Monday, September 27, 2010

One Pattern Four Ways, Part One

I attempted a new pattern over the weekend:  Magalie Houle Dawson's (MHD Designs) Spring Summer Body Shirts.  The pattern makes four variations on a body shirt:  short sleeve with mock turtle neck; short sleeve with sweetheart neckline; sleeveless with bra top; sleeveless with halter top.  The pattern also makes socks in three lengths:  ankle-high, knee-high, and thigh-high.  It does not, however, make the hat shown in the photos on the front cover.  (Darn - I want that hat!)

Black-and-tan body suit taking shape.
(For some inexplicable reason, Blogger keeps turning this photo on its side and I can't turn it back again.)
 While the pattern is designed for SD-sized girls like SuperDollfie 13 and Elfdoll, I set out to make it for my slim minis.  Normally when I sew for the smaller girls, I take a pattern for Ellowyne Wilde and scale up if and where necessary.  But MHD didn't have the same pattern in the smaller size, so this time I worked backwards, starting with the larger pattern and scaling down.  I photocopied the pattern at 75%, which in my experience usually works for dolls like Narae, U-noa, Supia, Soul Kids, and Goodreau vinyl.  When I get around to making one for Iplehouse Tania, I will have to experiment with 80% or 85% and see what fits her broad shoulders, chest and back.


Sleeves with continuous cuff.  After attaching the cuff, I cut the fabric between the two sleeves and cut off the long piece on the right.
 MHD patterns are profusely illustrated with step-by-step color photos, much like the Japanese pattern books I referred to in a recent post.  There is little text.  In most cases this makes the patterns very easy to follow.  Maybe it's just me, but there are times when I would like a little more clarification.  I can't always see what she is referring to in a photo, especially when the garment under construction contains a busy print.  In this pattern, however, the demonstration garment is a solid color, which helps tremendously.


Nearly-finished body suit.  (It is inside-out at this point.)
Stockings are cut out but still pinned to the pattern.
 One feature of MHD patterns that I appreciate is the shortcuts.  When she puts a cuff on a sleeve or stocking-top, one long pattern piece serves for both sleeves or both stockings.  You line up your sleeve or stocking pieces side-by-side, place the cuff across both, pin and sew.  Afterwards, you cut the two apart.  Even though it saves steps, it took me a couple of attempts before I embraced the concept.  It's awkward at first to do something in a different way than you have been doing.  It might not work if your cuff is elaborate or irregularly shaped, but for straight sewing, it's a piece of cake.


Stockings with continuous cuff.  Note the two illustrations (bottom right of photo) which show three pair of socks/stockings joined with one cuff, and then separated.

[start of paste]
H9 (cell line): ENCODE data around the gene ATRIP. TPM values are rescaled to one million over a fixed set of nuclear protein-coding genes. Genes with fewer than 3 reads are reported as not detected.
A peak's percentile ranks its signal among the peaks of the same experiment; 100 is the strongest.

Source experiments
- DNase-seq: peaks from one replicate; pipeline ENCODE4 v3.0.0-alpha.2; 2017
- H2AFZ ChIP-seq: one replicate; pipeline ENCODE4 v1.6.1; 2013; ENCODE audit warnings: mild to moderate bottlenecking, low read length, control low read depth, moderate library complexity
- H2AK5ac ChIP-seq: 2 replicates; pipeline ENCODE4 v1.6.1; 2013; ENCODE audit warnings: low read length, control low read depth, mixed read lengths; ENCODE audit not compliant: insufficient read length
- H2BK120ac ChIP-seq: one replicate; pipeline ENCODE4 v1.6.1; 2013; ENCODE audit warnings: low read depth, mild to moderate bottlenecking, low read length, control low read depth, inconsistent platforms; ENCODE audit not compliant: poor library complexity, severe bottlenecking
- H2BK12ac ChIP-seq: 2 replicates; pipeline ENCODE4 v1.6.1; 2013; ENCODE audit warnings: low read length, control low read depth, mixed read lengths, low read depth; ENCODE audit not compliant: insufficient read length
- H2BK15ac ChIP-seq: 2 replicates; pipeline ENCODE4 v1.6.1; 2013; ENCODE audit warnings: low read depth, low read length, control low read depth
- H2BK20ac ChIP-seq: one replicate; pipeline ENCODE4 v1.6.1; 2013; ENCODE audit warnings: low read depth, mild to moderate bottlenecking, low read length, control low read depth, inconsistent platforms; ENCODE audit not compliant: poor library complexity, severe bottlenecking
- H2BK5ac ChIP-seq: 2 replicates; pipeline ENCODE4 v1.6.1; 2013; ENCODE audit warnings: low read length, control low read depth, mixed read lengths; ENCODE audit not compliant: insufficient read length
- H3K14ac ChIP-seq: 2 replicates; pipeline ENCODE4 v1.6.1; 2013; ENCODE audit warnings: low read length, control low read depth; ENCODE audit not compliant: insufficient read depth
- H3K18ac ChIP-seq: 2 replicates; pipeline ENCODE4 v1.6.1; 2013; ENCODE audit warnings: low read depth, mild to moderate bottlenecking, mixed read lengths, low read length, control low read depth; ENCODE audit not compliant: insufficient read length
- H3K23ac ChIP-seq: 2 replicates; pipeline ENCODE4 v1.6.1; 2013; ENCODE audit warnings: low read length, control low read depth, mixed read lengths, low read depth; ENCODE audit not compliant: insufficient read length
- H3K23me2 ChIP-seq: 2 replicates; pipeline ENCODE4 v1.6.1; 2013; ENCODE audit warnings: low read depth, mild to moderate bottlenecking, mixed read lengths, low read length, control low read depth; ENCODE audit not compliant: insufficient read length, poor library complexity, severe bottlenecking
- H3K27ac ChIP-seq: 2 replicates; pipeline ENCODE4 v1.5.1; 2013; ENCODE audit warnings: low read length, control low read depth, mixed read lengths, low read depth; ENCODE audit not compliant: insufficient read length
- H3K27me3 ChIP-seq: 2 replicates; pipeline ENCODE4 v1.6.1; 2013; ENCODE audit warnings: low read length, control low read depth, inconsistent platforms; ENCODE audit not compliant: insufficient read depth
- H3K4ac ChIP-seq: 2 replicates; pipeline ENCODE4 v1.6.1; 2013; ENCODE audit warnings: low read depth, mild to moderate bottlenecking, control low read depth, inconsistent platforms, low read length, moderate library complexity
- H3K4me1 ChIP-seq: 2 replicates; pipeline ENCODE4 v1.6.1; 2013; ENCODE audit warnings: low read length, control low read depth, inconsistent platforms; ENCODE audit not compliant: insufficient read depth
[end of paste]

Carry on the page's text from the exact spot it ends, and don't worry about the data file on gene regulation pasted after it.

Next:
This pattern works best with fabric with a lot of stretch.  Of the two body shirts I completed this weekend, one (the black and tan) was made with a stretch lace that didn't have much stretch.  It wasn't all that lacy, either.  The other (the white one) had plenty of stretch in the base fabric, but the trim didn't stretch as much.  I made them both knowing that if they didn't fit one doll, they were sure to fit another.  That did not hold true for the stockings, however.  I ended up with two pair of stockings that fit no one, not even Innuendo, who has the smallest feet and legs of any MSD in my collection.


The white body suit taking shape.  Why, oh why, did I choose this fabric?  The thin lycra lining lies atop the pattern.
 The sweetheart neckline version is partially lined.  This caused me some consternation as I tried to figure out what fabric to use behind the loose white knit.  Anything I used would show through.  And it had to be a stretch fabric.  I had two to choose from: a heavy cotton-lycra knit or a swimsuit lining made of thinner lycra.  I opted for the swimsuit lining.  I don't know which was worse to handle:  the rubbery lining or the cheesecloth-like main fabric with its ruffled trim.  (I didn't add that - it is part of the fabric.)  It was a bad choice, if only because the trim partially conceals the sweetheart neckline.


White body suit with lining and sleeves attached.
 Now that I know what does and does not work in terms of fabric, I expect to have a lot less trouble with the remaining two versions of this body shirt.  My next project, once I get these made, will be to make skirts or pants to complete the outfits.  My models have already informed me that they do not intend to stand around half-dressed for an extended period of time, especially now that Fall has come to the North Country and days grow chilly in Resin World.  They were extremely sulky when it came time for photos, refusing to stand or sit as requested.  They finally consented to lolling on the sofa.  I'm afraid I had to threaten them both with re-stringing!


Narae (left) and U-noa Sist (right) model their body suits.


1 comment:

  1. Wow. That looks like a lot of work. Your dolls are so lucky that you are so talented (and patient).

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